Rikkyo (St. Paul’s) University

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View of Kyoriuchi [foreign settlement] from Tsukiji, Tokyo, c. 1900. The tower is on the original campus of St. Paul’s University at Tsukiji (1874-1918).

See also:
Tsukiji Foreign Settlement, c. 1900
Seiyoken Hotel, Tsukiji, c. 1910

St. Paul's Chapel, Ikebukuro campus.

St. Paul’s Chapel, Ikebukuro campus.

The school was founded in 1874 as St. Paul’s University by Channing Moore Williams, an Episcopal Church missionary from the United States. Fire devoured the first school buildings in 1876, but with funding from the Domestic and Foreign Mission Society of the Protestant Episcopal Church (and in 1880 a new Principal, James McDonald Gardiner, to supervise), new three-story brick facilities with an imposing 60-foot spire were constructed in the Tsukiji Foreign Settlement. But, an earthquake in 1894 leveled many of the original school facilities, highlighting the perils of building on tsukiji [lit., “reclaimed land”]. The college was temporarily housed in Trinity Parish House but by 1896 new buildings, including an academic hall and student dormitory, were ready for occupation. In 1918, the university was moved to a new campus at Ikebukuro (see gallery below). In 1922, Rikkyo University became part of the Imperial University Order.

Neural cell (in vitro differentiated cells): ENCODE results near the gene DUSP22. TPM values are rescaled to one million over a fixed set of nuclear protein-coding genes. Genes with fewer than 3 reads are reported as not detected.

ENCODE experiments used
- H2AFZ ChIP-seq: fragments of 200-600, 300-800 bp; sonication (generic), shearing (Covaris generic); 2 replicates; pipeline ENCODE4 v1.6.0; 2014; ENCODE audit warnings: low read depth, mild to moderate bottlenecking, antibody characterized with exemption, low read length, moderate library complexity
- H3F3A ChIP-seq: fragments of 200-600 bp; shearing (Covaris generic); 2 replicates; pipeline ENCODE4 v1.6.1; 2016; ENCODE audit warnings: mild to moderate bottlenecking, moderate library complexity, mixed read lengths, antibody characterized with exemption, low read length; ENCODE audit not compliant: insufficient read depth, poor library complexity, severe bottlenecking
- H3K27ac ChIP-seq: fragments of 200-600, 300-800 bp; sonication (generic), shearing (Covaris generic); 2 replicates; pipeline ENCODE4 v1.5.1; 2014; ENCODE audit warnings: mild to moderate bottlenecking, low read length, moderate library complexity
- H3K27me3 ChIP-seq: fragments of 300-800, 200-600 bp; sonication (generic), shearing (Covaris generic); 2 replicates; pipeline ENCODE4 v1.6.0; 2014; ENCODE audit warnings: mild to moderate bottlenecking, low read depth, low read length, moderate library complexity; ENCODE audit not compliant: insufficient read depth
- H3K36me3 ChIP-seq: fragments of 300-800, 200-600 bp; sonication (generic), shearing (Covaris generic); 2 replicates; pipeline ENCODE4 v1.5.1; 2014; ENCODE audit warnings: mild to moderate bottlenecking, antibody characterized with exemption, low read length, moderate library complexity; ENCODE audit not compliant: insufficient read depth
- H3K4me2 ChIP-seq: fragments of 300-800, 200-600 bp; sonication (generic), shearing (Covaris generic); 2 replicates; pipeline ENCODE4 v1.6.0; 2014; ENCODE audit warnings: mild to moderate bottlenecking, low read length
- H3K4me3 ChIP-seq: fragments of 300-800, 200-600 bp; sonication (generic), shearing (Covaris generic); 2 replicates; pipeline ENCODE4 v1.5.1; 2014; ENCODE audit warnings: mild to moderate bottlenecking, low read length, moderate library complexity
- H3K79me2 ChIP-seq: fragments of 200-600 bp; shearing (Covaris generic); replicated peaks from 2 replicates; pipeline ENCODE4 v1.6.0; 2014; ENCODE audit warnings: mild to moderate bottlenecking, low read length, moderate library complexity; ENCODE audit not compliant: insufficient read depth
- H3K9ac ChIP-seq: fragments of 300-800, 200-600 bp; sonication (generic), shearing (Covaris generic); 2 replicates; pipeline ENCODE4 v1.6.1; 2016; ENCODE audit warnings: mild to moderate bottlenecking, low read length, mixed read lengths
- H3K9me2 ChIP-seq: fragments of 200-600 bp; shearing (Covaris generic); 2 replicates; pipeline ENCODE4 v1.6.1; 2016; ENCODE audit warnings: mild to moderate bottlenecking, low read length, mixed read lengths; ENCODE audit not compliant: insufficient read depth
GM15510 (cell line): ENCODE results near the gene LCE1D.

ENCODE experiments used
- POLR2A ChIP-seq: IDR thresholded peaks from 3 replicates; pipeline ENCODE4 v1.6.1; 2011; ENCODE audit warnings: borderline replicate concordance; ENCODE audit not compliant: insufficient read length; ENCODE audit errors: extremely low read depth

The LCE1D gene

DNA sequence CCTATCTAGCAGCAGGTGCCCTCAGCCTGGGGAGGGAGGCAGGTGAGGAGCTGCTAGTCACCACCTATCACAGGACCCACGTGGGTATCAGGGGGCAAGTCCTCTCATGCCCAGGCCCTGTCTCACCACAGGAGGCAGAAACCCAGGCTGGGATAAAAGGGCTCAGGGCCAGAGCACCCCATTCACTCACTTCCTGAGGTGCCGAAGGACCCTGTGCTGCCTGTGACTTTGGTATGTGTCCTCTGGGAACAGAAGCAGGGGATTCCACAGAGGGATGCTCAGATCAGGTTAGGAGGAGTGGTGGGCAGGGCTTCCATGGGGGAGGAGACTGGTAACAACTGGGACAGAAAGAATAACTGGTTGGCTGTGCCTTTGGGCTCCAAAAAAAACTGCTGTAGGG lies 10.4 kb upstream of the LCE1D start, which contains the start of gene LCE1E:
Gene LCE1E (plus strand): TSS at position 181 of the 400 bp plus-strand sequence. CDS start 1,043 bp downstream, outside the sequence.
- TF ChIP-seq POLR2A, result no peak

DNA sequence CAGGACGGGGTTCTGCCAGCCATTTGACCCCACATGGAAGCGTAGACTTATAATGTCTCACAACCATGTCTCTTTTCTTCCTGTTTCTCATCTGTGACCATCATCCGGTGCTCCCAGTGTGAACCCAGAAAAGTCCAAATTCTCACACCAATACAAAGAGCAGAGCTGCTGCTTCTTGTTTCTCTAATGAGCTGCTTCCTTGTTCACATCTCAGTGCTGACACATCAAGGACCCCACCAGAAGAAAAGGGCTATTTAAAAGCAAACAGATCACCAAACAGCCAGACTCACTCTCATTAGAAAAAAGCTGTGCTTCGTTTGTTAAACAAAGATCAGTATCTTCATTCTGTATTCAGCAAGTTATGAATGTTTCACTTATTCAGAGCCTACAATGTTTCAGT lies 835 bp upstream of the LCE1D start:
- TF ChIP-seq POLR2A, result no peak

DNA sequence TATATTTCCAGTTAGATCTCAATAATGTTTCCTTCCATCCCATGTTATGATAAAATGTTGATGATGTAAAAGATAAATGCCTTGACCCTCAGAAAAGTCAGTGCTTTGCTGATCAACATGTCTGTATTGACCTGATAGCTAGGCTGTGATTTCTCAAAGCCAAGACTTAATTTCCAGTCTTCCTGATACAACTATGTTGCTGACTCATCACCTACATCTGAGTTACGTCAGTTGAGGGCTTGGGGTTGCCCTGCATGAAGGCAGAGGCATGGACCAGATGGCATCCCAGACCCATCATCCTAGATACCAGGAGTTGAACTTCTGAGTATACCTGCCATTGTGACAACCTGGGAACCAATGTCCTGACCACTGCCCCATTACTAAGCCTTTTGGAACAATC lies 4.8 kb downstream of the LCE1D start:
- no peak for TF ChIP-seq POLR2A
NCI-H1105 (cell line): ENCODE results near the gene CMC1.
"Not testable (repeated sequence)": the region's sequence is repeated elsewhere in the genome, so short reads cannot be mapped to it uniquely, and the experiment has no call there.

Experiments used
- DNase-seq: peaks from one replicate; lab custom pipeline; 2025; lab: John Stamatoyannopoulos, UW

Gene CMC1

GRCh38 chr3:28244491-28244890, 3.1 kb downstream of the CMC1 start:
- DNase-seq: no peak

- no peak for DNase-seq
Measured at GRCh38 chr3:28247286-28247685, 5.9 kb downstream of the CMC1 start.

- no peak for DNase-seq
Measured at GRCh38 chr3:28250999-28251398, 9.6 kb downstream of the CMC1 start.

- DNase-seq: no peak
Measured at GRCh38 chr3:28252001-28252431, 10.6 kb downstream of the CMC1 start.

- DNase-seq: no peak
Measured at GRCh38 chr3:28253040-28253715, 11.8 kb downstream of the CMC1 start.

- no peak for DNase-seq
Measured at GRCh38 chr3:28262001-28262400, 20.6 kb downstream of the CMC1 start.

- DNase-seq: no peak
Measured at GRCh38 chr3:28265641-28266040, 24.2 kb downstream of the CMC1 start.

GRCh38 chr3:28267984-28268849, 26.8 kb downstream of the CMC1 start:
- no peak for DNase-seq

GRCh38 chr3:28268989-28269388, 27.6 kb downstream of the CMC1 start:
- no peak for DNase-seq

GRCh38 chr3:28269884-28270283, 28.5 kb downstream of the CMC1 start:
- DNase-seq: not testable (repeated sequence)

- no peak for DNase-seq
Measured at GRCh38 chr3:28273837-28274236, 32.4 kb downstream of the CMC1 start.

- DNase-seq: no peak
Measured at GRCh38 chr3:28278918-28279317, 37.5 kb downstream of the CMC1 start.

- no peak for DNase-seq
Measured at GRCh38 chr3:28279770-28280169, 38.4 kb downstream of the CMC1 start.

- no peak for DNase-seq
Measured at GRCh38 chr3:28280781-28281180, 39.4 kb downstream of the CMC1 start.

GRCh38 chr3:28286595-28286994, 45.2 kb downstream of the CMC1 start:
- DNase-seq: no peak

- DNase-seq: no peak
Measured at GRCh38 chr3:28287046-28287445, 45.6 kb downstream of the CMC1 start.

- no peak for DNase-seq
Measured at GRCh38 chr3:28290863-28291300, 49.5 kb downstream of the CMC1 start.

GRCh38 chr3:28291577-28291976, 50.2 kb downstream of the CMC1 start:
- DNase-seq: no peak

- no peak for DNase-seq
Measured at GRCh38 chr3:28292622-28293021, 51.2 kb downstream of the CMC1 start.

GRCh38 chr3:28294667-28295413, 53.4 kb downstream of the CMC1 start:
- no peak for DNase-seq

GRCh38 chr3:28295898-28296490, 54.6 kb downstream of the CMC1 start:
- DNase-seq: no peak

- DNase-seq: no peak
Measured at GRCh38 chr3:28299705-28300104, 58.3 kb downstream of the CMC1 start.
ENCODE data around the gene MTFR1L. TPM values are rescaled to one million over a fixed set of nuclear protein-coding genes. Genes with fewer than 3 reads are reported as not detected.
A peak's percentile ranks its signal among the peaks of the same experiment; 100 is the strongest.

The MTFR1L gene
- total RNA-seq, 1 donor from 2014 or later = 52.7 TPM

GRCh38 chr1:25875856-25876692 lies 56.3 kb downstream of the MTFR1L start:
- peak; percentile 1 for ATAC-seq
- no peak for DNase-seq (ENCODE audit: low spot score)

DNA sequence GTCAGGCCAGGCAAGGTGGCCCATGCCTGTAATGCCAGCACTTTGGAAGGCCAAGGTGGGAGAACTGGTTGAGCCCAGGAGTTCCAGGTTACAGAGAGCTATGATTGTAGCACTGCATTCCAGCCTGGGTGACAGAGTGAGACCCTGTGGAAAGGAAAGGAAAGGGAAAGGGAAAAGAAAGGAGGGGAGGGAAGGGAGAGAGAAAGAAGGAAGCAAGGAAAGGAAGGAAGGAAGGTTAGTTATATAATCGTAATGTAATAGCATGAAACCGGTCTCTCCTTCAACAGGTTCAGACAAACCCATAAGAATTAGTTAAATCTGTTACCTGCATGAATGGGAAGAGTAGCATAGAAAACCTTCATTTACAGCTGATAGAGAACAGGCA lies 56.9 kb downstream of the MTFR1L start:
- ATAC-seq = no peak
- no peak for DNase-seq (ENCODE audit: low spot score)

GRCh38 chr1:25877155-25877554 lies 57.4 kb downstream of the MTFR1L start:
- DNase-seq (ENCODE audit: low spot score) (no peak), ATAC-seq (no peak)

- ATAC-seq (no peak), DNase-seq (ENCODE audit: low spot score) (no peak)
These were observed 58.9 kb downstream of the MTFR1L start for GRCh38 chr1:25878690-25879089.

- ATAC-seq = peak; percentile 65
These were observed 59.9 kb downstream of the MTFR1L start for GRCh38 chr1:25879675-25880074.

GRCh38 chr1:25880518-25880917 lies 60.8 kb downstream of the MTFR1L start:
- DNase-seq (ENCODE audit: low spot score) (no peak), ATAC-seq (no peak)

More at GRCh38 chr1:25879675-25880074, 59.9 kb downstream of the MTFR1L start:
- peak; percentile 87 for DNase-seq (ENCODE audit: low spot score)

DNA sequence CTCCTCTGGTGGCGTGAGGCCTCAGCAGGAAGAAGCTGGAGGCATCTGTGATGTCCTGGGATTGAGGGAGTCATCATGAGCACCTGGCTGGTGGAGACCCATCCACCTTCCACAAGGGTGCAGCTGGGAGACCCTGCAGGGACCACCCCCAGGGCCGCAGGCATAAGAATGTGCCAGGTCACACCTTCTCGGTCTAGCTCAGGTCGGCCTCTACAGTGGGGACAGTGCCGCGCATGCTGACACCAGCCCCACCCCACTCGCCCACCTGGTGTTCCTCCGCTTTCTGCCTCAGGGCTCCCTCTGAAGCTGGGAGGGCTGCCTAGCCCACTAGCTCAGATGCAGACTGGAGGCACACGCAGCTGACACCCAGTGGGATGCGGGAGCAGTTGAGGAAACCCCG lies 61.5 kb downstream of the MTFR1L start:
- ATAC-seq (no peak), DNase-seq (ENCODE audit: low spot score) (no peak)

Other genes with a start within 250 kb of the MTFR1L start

The tower of Rikkyo University rises above the foreign settlement at Tsukiji, c. 1900.

The tower of Rikkyo University rises above the foreign settlement at Tsukiji, c. 1900.

Rikkyo University, Ikebukuro Campus (c. 1920)

The Mather Library was built in 1918 (but will close Nov. 2013). Its collection contains over 1.7 million volumes of print and non-print materials, including the Protestant Episcopal Church collection and the ‘Edogawa Ranpo’ collection. Edogawa Ranpo (the pen name for Taro Hirai) was a Japanese author and critic who played a major role in the development of Japanese mystery fiction. was an admirer of Western mystery writers, and especially of Edgar Allan Poe. (His pen name is a rendering of Poe’s name.) In February 1945, Edogawa’s family was evacuated from their home in Ikebukuro, to Fukushima Prefecture in northern Japan. He remained there until June,  1945. Much of Ikebukuro was destroyed in the 1945 Allied firebombings of Tokyo but, miraculously, the thick, earthen-walled warehouse which Edogawa used as his studio was spared and still stands to this day beside the campus of Rikkyo University.

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